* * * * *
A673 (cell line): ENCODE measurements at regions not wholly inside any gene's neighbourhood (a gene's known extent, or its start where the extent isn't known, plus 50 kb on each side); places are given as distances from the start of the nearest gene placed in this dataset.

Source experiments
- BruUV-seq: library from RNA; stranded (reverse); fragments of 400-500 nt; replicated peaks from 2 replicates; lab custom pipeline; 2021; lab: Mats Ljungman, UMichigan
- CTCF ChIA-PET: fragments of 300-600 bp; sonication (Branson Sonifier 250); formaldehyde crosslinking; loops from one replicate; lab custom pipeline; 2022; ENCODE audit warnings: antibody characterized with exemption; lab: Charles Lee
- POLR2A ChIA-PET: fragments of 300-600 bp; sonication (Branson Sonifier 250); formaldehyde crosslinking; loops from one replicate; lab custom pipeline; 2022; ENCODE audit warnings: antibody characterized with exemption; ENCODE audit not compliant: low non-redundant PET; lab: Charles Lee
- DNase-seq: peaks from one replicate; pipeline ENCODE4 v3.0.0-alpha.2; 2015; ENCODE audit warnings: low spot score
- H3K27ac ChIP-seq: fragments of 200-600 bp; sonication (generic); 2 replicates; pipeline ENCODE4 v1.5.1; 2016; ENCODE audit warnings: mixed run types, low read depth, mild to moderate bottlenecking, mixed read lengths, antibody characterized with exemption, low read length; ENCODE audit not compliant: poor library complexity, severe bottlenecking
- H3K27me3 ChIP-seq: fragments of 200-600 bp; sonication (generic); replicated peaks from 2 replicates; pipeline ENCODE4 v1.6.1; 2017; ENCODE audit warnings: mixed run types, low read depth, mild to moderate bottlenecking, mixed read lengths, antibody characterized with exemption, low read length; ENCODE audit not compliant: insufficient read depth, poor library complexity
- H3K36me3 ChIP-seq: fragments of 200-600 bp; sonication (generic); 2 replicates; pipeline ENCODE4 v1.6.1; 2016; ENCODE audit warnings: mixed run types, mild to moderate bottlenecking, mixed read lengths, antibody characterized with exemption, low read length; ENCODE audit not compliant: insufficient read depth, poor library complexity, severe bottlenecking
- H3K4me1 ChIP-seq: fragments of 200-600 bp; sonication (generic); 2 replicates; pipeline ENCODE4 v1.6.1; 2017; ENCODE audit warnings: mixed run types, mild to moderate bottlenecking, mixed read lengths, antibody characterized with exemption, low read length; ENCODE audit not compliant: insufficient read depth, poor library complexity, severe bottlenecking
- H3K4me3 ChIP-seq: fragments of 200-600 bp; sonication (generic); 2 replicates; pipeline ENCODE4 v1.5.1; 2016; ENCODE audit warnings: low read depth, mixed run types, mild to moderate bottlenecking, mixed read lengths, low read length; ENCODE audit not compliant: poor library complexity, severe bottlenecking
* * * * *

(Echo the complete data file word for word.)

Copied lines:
A673 (cell line): ENCODE measurements at regions not wholly inside any gene's neighbourhood (a gene's known extent, or its start where the extent isn't known, plus 50 kb on each side); places are given as distances from the start of the nearest gene placed in this dataset.

Source experiments
- BruUV-seq: library from RNA; stranded (reverse); fragments of 400-500 nt; replicated peaks from 2 replicates; lab custom pipeline; 2021; lab: Mats Ljungman, UMichigan
- CTCF ChIA-PET: fragments of 300-600 bp; sonication (Branson Sonifier 250); formaldehyde crosslinking; loops from one replicate; lab custom pipeline; 2022; ENCODE audit warnings: antibody characterized with exemption; lab: Charles Lee
- POLR2A ChIA-PET: fragments of 300-600 bp; sonication (Branson Sonifier 250); formaldehyde crosslinking; loops from one replicate; lab custom pipeline; 2022; ENCODE audit warnings: antibody characterized with exemption; ENCODE audit not compliant: low non-redundant PET; lab: Charles Lee
- DNase-seq: peaks from one replicate; pipeline ENCODE4 v3.0.0-alpha.2; 2015; ENCODE audit warnings: low spot score
- H3K27ac ChIP-seq: fragments of 200-600 bp; sonication (generic); 2 replicates; pipeline ENCODE4 v1.5.1; 2016; ENCODE audit warnings: mixed run types, low read depth, mild to moderate bottlenecking, mixed read lengths, antibody characterized with exemption, low read length; ENCODE audit not compliant: poor library complexity, severe bottlenecking
- H3K27me3 ChIP-seq: fragments of 200-600 bp; sonication (generic); replicated peaks from 2 replicates; pipeline ENCODE4 v1.6.1; 2017; ENCODE audit warnings: mixed run types, low read depth, mild to moderate bottlenecking, mixed read lengths, antibody characterized with exemption, low read length; ENCODE audit not compliant: insufficient read depth, poor library complexity
- H3K36me3 ChIP-seq: fragments of 200-600 bp; sonication (generic); 2 replicates; pipeline ENCODE4 v1.6.1; 2016; ENCODE audit warnings: mixed run types, mild to moderate bottlenecking, mixed read lengths, antibody characterized with exemption, low read length; ENCODE audit not compliant: insufficient read depth, poor library complexity, severe bottlenecking
- H3K4me1 ChIP-seq: fragments of 200-600 bp; sonication (generic); 2 replicates; pipeline ENCODE4 v1.6.1; 2017; ENCODE audit warnings: mixed run types, mild to moderate bottlenecking, mixed read lengths, antibody characterized with exemption, low read length; ENCODE audit not compliant: insufficient read depth, poor library complexity, severe bottlenecking
- H3K4me3 ChIP-seq: fragments of 200-600 bp; sonication (generic); 2 replicates; pipeline ENCODE4 v1.5.1; 2016; ENCODE audit warnings: low read depth, mixed run types, mild to moderate bottlenecking, mixed read lengths, low read length; ENCODE audit not compliant: poor library complexity, severe bottlenecking